Polyester litho plates are inexpensive and easy to work with. The process can result in lines which mimic crayon or pencil and can be printed on either a litho or etching press. These 2 videos do a good job of explaining the processes of creating and printing plates.
What is making me happy? Among other things, the recent work of 3 artists. Here they are, in no particular order:
Ruth Ross worked in the publishing industry in New York City before moving to Portland in 2000. This extraordinarily versatile artist makes prints, paintings, collages, photographs and jewelry. http://ruthrossart.com
She is one of 3 artists whose work will be included in “Beauty Untethered”, an exhibit at Gallery 114. https://www.youtube.com/watch?v=dr8bQxxwsro
May Blossom on the Roman Road 2009
Hockney’s blockbuster show at the Van Gogh Museum in Amsterdam, “Hockney/Van Gogh: The Joy of Nature”, pairs his landscapes of the Yorkshire countryside with those done by Van Gogh when he painted in southern France. In an article from the Independent, he says, “When you look at the world, there’s so much to see”. https://www.independent.co.uk/news/long_reads/vincent-van-gogh-david-hockney-exhibition-amsterdam-joy-of-nature-art-a8802441.html
The New York Times Style Magazine recently did a long interview with Johns. https://www.nytimes.com/2019/02/18/t-magazine/jasper-johns.html
He currently has a show at the Matthew Marks Gallery in New York and in 2020 will have 2 shows split between the Whitney and the Philadelphia Museum of Art. He is 88 years old.
An article in the Sunday NYT Arts section (12/16/17) profiled art collector Beth Rudin DeWoody. Her Bunker Artspace is located in a residential area in West Palm Beach and is just 2 miles down the road from Mar-a-Logo. She believes that “art should be provocative” this is borne out by exhibits that include an x-rated area, a controversial image of the crucifixion and a doll-sized sculpture of Charles Manson on a playdate. Quite an outlier institution in an otherwise conservative community. https://www.nytimes.com/2017/12/15/arts/design/mar-a-lago-has-a-feisty-new-neighbor.html?_r=0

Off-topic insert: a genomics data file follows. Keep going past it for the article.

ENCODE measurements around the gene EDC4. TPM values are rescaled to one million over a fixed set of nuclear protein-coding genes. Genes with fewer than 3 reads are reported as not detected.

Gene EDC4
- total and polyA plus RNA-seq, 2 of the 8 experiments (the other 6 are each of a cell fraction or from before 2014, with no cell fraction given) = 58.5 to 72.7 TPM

One of the pieces I found most interesting was by Jeff Colson. I mistook it for a big luscious trompe l’oeil painting, but it is actually a sculpture. This video of him building it is worth a look. https://www.youtube.com/watch?v=fDg8p53NZJA
Last week I made a day trip to Tacoma to visit the Museum of Glass. It’s in a striking 75,000 square foot building completed in 2002. I had plans to walk across the adjacent Chihuly Bridge of Glass, but the museum’s demonstrations and exhibits were so engaging they filled all the time I had. Hopefully the walk can happen during another visit and on a warmer, drier day.
My time there started in the Jane Russell Hot Shop (no kidding, real name) where glass technicians, called gaffers, conjure creations from molten glass. The demonstration alone was worth the trip. MOG has a robust artist-in-residence program and installation artist, Fred Wilson, was directing the creation of large tear-shaped pieces intended for inclusion in a piece similar to one of his earlier works, Drip Drop Plop.
Drip Drop Plop 2001